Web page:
There is a lot more that can be said about this game to bolster it, but there are also some more critical pieces that deserve mentioning.
Though the game is not in it's final state, and will obviously change substantially after it releases, it is missing some of the key systems that will be needed to keep the game thriving after the 90-day mark. I will call this my MUST-HAVE list.
SWTOR is lacking the advanced LFG systems that WoW (and more recently Rift) have implemented, an innovation that players are demanding, and rightfully so. Though not crucial on release day because of the ease of getting a group if you simply stand next to the quest-giver and raise your hand, this system is on my list because it has changed the way MMO's have been received by players of all skill levels. It makes grouping for instances far quicker once the surge of players has generally surpassed the level of that instance or quest, and makes it feel desirable to actually play a tank or healer since you are always on demand.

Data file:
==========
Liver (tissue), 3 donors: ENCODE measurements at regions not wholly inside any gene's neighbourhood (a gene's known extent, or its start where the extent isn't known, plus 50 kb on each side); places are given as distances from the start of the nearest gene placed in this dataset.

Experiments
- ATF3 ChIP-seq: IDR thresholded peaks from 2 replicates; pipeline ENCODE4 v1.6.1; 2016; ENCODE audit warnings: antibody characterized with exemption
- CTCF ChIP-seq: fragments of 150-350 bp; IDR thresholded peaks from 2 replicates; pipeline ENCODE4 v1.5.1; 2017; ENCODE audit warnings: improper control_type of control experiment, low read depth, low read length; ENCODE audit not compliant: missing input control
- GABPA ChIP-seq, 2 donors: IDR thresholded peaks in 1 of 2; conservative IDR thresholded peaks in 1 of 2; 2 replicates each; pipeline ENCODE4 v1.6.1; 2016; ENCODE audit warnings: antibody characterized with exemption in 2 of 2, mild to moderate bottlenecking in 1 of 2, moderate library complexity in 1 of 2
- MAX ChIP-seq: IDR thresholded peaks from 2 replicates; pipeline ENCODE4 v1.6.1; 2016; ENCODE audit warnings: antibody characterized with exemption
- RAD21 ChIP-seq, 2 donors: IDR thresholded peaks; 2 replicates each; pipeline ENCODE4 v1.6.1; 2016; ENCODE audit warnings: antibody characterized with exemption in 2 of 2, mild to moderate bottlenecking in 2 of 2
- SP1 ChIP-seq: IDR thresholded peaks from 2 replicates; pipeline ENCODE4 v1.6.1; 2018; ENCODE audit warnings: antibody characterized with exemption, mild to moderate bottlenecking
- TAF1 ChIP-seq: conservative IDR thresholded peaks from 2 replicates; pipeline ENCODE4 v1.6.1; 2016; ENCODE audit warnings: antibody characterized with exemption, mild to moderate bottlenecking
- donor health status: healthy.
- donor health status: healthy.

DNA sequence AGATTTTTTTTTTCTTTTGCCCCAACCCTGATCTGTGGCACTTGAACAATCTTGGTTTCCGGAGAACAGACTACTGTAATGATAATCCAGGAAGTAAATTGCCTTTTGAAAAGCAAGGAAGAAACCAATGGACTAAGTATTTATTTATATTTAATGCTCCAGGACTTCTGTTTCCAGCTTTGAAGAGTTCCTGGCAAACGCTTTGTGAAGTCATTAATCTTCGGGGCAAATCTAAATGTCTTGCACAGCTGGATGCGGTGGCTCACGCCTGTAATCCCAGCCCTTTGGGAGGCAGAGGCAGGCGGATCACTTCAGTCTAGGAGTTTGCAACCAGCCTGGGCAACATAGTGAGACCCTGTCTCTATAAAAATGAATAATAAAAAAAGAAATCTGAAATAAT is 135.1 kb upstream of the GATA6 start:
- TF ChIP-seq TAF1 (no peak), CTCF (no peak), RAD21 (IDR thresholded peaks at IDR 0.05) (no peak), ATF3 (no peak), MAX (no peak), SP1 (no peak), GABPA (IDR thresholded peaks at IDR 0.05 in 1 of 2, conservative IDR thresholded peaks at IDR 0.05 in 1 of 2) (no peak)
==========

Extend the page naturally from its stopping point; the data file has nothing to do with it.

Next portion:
To be clear the dev's at Bioware have already acknowledged that they will include the capability to mod the game at some time in the future, they just want to ensure they are launching a stable product at first. I can't complain with that. But because it will not be in the game upon release day I can see some people having an issue with this one. Oh well, they have created a good UI that generally does a good job at doing what I want it to, so I imagine that once they release the ability to Mod the game they will ensure the quality is there as well.
3. Cross-server grouping.
This was a huge invention for past MMO's because it greatly expands the pool of potential group members. Once again I do not see this as an issue at launch for reasons stated above, but I include this because, at some point in the future, it will be very important. The question is, when?
Well that's about all I have in me right now, I was given Beta access for this upcoming weekend again and I will be testing the level 13-20 content extensively with a good friend of mine. Feel free to either send me direct questions or post on here with your questions and concerns and I will be happy to answer them. I am hoping to have a feed running on Twitch if my computer behaves tomorrow morning, so stay tuned for a BETA stream around 1PM Central time tomorrow.